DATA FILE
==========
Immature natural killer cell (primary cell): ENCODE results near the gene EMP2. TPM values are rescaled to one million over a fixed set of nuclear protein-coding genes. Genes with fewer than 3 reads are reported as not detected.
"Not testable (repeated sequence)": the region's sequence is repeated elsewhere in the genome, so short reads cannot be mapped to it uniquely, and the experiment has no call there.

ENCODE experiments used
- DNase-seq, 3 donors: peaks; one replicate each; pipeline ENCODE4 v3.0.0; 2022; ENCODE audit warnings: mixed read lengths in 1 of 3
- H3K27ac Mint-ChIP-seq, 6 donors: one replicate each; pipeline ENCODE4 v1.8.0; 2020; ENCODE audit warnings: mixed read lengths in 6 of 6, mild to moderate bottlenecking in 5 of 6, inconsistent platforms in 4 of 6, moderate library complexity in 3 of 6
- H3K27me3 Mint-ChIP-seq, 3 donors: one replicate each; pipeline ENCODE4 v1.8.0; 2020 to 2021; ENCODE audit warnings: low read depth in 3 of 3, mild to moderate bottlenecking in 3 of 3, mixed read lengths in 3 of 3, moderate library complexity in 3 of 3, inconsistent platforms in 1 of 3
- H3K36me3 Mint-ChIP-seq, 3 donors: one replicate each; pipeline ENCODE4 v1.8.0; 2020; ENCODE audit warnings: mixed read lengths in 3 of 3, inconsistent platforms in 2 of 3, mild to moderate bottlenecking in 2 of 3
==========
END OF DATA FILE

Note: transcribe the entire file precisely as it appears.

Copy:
Immature natural killer cell (primary cell): ENCODE results near the gene EMP2. TPM values are rescaled to one million over a fixed set of nuclear protein-coding genes. Genes with fewer than 3 reads are reported as not detected.
"Not testable (repeated sequence)": the region's sequence is repeated elsewhere in the genome, so short reads cannot be mapped to it uniquely, and the experiment has no call there.

ENCODE experiments used
- DNase-seq, 3 donors: peaks; one replicate each; pipeline ENCODE4 v3.0.0; 2022; ENCODE audit warnings: mixed read lengths in 1 of 3
- H3K27ac Mint-ChIP-seq, 6 donors: one replicate each; pipeline ENCODE4 v1.8.0; 2020; ENCODE audit warnings: mixed read lengths in 6 of 6, mild to moderate bottlenecking in 5 of 6, inconsistent platforms in 4 of 6, moderate library complexity in 3 of 6
- H3K27me3 Mint-ChIP-seq, 3 donors: one replicate each; pipeline ENCODE4 v1.8.0; 2020 to 2021; ENCODE audit warnings: low read depth in 3 of 3, mild to moderate bottlenecking in 3 of 3, mixed read lengths in 3 of 3, moderate library complexity in 3 of 3, inconsistent platforms in 1 of 3
- H3K36me3 Mint-ChIP-seq, 3 donors: one replicate each; pipeline ENCODE4 v1.8.0; 2020; ENCODE audit warnings: mixed read lengths in 3 of 3, inconsistent platforms in 2 of 3, mild to moderate bottlenecking in 2 of 3